Rick Holter | KERA News

Rick Holter

Vice President of News

Rick Holter is KERA's vice president of news. He oversees news coverage on all of KERA's platforms – radio, digital and television. Under his leadership, KERA News won 24 awards last year -- including a George Foster Peabody Award as part of NPR's winning entry on coverage of Ebola.

Rick returned to Dallas in 2012 after six years at NPR, where he edited the shows Weekend All Things Considered and Day to Day, and supervised the Digital News operation. Before that, Rick spent 15 years at The Dallas Morning News, after editing stints at what was then the St. Petersburg Times (now Tampa Bay Times) in Florida and the News & Observer in Raleigh, N.C.

He’s collected honors including USC-Getty Arts Journalism Fellowships in 2005 and 2011, a National Headliners Award (2010), a NLGJA Award (2009) and numerous newspaper design awards. He also edited and designed a Pulitzer Prize-winning feature series (1992). A graduate of the University of Maryland, he grew up on a dairy farm in Middletown, Md.

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Stunned. That's how Bob Schieffer, the retired CBS newsman with deep Texas roots, reacted on Election Night. He, like much of America, didn't think Donald Trump had much of a chance against Hillary Clinton. He, like much of America, was wrong.

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A Baptist church in Dallas that's been in the national spotlight the last few years voted this week to grant full membership to folks in the LGBT community. And that effectively severs ties between Wilshire Baptist Church and the the Baptist General Convention of Texas, one of the governing bodies for Southern Baptists in the state.

It’s the latest in an ongoing debate among churches about LGBT inclusiveness.

Christopher Connelly/KERA News

The United Hispanic Council of Tarrant County asked the U.S. Justice Department this week to investigate complaints of voter suppression among elderly Latino voters. The group alleges state investigators looking into mail-in voter fraud in the county are actually “creating an atmosphere of fear.”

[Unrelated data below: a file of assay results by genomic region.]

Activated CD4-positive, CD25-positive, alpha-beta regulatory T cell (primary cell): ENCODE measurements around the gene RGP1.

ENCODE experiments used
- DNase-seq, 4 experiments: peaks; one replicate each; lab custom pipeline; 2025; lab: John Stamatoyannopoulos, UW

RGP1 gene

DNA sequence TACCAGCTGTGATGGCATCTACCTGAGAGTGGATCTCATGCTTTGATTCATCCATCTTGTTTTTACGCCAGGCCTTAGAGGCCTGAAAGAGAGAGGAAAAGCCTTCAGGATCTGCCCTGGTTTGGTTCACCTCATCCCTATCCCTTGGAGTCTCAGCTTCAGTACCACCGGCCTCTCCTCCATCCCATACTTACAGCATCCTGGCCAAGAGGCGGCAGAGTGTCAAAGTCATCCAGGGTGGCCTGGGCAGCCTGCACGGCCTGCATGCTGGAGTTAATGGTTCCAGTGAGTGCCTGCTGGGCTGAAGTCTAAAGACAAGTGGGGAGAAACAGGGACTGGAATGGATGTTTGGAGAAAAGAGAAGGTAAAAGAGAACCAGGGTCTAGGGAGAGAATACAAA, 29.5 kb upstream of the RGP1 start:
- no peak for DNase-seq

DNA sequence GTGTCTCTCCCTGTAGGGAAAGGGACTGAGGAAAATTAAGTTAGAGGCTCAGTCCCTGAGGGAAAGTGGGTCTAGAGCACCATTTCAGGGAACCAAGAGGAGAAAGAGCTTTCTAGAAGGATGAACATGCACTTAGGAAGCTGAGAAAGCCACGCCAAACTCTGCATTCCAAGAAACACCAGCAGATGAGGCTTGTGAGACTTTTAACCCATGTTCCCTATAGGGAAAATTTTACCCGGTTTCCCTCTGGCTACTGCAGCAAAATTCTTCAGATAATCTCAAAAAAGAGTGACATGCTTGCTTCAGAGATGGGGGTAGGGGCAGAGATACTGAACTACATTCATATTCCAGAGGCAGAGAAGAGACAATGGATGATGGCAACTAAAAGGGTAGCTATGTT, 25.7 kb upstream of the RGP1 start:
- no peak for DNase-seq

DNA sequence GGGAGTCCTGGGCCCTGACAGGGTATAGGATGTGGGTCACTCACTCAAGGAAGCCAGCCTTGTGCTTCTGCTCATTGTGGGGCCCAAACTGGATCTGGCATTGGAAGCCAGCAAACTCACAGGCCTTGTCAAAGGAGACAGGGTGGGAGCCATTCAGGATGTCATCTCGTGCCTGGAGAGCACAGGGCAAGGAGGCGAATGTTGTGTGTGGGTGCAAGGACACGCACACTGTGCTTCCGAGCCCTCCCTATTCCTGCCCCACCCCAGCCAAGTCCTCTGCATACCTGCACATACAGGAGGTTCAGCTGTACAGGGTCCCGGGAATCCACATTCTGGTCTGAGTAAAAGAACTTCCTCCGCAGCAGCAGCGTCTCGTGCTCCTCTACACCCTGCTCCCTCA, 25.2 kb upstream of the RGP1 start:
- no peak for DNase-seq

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DART made a big decision this week on two major transportation projects. Brandon Formby has been following that story, along with legislative races in Dallas County. The longtime Dallas Morning News reporter moved to the Texas Tribune this month. He’s working out of the KERA newsroom, as a part of the station’s partnership with the statewide online news source.

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In the past week, Donald Trump has suggested the United States election system is rigged as he continues sliding in the polls. The accusation, along with news of a potential voter fraud investigation in Tarrant County, has raised questions about the security of our elections process. 

Rick Holter/KERA News

Union Station in downtown Dallas opened in 1916 as a railroad hub for the city. At its peak, 80 trains passed through daily.  After a brief closure in the 1970s, Union Station still services buses and rail, but it remains underused. However, things are looking up as the station approaches its 100th birthday.

Krystina Martinez/KERA News

It’s been a week since Gov. Greg Abbott announced that Texas would withdraw from the federal Refugee Resettlement Program. The state took in 7,000 refugees in the last year and about 900 of those refugees have come from Syria.

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Merritt Tierce’s debut novel Love Me Back is the story of a single mother working as a waitress in Dallas. The book earned rave reviews when it was released two years ago, but that didn’t translate into sales.

When Hillary Clinton and Donald Trump take the stage Monday night, the audience is expected to be the biggest ever for a presidential debate. No one may be watching as intently as the man who’s moderated more of these matchups than anyone else, Jim Lehrer.

Krystina Martinez / KERA News

Marcelo Cavazos, the man who leads Arlington’s schools system, was named Texas Superintendent of the Year this afternoon. The honor came at the annual Texas Association of School Boards conference in Houston – and it includes a $5,000 prize. The five finalists also included another North Texan, DeSoto superintendent David Harris.

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